Imagine doing your grocery shopping in nothing but your bra, your underwear and a pair of sensible sneakers. Aside from your body breaking out in stress-hives, what do you think would happen? How long do you think you could rummage through the bread aisle for your favorite 7-grain before the store manager gently asked if you were off your meds?
Now imagine migrating over to the produce in the same thing, but this time your underwear is made out of a very particular combination of nylon and spandex and on your feet are a pair of sandy flip-flops and slung over your shoulder is a sandy beach towel. I’d venture to guess there would be nary a hive nor passive aggressive store manager in sight.
Context is everything, right? That which society deems appropriate in a given place during a given time is nothing if not a transient and subjective reflection of the current zeitgeist.
Swimwear is a particularly interesting study on this, because while you might think an outfit designed for exerting physical energy while submerged in a body of water would lean more on the utilitarian than the stylistic, I’m not sure any other article of clothing has undergone a larger transformation in Western society over the last 200ish years.
If you’re as curious as I am about how we went from beach gowns to strings up our butts, join me in unpacking the hot, steamy and uncomfy history of the bathing suit.
What to wear to the beach…
Forecast says it’s going to be a hot one, so might I suggest you grab your triple-layered gown in a light and airy fabric? Just make sure the hem is weighted so a man can’t take a suggestive peek at your ankle should the wind blow your way. All your skin should be covered save for a sliver of your face, which will surely be smiling through the sweat because you love the beach!
At least hypothetically. Since trains aren’t a thing yet, you’ve never been before.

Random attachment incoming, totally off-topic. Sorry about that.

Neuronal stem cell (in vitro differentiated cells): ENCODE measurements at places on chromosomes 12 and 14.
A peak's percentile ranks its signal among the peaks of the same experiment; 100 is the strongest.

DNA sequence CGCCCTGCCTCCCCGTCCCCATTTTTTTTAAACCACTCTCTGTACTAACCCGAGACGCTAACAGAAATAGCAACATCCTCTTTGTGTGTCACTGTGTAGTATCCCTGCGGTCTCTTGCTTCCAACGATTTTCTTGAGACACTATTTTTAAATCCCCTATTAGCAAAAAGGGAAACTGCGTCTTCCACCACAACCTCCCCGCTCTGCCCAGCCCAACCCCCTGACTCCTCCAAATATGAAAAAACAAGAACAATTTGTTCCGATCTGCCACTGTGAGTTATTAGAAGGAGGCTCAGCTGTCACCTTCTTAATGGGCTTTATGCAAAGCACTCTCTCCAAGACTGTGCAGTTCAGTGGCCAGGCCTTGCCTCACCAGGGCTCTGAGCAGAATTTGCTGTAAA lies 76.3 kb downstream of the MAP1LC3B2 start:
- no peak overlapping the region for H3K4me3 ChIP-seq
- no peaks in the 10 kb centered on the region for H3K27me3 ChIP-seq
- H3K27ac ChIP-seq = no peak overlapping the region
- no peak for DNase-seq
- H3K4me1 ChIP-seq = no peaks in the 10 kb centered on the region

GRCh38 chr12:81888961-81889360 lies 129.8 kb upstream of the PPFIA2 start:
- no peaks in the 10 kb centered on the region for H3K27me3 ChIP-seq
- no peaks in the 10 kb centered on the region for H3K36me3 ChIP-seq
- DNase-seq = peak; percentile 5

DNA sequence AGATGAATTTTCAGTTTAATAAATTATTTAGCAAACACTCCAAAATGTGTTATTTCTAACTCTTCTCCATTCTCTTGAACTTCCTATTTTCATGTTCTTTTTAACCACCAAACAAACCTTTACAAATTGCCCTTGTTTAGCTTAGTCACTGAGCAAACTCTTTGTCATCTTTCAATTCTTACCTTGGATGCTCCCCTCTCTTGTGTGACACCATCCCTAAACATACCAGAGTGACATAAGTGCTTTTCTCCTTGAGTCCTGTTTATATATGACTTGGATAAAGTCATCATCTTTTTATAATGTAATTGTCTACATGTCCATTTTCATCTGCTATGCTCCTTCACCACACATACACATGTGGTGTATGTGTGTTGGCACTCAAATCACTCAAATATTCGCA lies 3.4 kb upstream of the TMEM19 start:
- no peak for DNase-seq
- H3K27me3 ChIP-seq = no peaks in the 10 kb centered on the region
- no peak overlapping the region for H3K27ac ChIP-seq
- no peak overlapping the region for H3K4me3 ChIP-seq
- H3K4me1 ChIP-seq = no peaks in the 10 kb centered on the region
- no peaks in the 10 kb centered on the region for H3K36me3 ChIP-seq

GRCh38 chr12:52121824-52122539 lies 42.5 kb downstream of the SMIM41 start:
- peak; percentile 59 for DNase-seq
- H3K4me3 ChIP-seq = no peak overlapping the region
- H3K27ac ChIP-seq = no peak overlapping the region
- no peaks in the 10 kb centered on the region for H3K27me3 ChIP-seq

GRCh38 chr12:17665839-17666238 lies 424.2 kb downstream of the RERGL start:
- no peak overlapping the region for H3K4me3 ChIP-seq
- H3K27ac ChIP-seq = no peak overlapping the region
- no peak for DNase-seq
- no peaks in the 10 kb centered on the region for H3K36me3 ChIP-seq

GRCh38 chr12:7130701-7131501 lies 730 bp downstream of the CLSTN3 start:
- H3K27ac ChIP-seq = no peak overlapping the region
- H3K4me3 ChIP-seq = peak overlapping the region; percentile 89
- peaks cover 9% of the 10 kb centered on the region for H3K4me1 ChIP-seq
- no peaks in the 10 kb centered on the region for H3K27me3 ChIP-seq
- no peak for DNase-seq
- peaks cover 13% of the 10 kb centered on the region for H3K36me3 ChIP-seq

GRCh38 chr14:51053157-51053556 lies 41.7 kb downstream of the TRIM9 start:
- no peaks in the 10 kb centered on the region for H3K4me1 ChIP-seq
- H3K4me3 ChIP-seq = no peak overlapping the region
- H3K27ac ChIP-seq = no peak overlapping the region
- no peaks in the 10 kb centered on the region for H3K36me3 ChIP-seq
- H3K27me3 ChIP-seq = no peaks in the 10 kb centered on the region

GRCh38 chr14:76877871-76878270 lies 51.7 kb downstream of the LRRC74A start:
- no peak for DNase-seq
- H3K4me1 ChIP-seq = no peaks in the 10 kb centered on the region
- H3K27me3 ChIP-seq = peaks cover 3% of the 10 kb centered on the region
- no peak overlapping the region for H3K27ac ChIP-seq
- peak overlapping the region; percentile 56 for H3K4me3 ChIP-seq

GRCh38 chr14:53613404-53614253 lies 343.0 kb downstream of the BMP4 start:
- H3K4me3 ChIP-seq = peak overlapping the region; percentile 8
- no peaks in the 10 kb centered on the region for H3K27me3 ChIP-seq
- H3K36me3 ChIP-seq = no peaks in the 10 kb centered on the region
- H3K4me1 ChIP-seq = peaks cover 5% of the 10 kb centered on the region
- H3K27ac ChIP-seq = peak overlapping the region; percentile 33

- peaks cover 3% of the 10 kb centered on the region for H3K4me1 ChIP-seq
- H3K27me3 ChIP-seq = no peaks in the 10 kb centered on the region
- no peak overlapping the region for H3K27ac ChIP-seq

Pair your nicest flannel collared dress with your nicest Turkish bloomers to communicate you’re not only fun but layered. Although your arms can occasionally come out to play, they ought not to brag to your other hot and steamy appendages, like say, your feet, which should be covered at all times by simple or lace-up bathing slippers which your great-great-granddaughter will want in, like, 150 years. Moving easily is for suckers. And men.
Please wear a hat. Your head is too sexy for this world.
As beaches are getting more popular, the layered bloomer look is starting to feel a little burdensome, no? Slip into a single-piece bathing costume that cuts closer to your body. Take the one worn by Australian swimmer Annette Kellerman in the 1907 Olympics, for example.
You know, the one that got her arrested for indecent exposure but ultimately guided the progression of swimwear and enabled women all over the world to move their limbs whilst within the vicinity of water?
Now that the world doesn’t mind seeing the curve of your hip on a sunny afternoon, why not show a little more? It is wartime after all, and less fabric means cost savings and corporeal comfort. If you’re careful to only show a hint of your stomach you might even try a two-piece, which is cheaper to produce.
Just don’t show your navel; it would drive your most oppressive dates up the wall.
I know you prefer to be ahead of the curve, so maybe throw on the revolutionary bikini introduced by designer Louis Réard. He named it after the Bikini Atoll and couldn’t get a model to wear it for its debut in Paris so he had to hire a stripper. Are you a stripper? Does your belly button need some sun?
If no and/or you prefer to play it safe, then consider a one-piece with feminine details like ruching or a sweetheart neckline, because figure flattery is all the rage right now. Not that you need it.